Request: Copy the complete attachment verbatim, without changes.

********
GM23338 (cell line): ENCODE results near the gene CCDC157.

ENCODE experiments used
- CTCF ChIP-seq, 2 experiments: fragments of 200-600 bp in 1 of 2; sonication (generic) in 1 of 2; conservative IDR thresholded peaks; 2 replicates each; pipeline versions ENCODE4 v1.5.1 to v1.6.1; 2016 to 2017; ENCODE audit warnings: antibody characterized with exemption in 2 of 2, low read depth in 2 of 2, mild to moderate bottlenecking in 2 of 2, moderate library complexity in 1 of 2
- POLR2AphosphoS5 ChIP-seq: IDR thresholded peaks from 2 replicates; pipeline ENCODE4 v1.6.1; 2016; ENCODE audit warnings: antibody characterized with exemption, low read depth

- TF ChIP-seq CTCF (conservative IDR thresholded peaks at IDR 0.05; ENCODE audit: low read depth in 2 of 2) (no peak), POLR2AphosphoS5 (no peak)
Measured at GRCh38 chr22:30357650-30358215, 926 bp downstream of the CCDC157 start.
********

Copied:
GM23338 (cell line): ENCODE results near the gene CCDC157.

ENCODE experiments used
- CTCF ChIP-seq, 2 experiments: fragments of 200-600 bp in 1 of 2; sonication (generic) in 1 of 2; conservative IDR thresholded peaks; 2 replicates each; pipeline versions ENCODE4 v1.5.1 to v1.6.1; 2016 to 2017; ENCODE audit warnings: antibody characterized with exemption in 2 of 2, low read depth in 2 of 2, mild to moderate bottlenecking in 2 of 2, moderate library complexity in 1 of 2
- POLR2AphosphoS5 ChIP-seq: IDR thresholded peaks from 2 replicates; pipeline ENCODE4 v1.6.1; 2016; ENCODE audit warnings: antibody characterized with exemption, low read depth

- TF ChIP-seq CTCF (conservative IDR thresholded peaks at IDR 0.05; ENCODE audit: low read depth in 2 of 2) (no peak), POLR2AphosphoS5 (no peak)
Measured at GRCh38 chr22:30357650-30358215, 926 bp downstream of the CCDC157 start.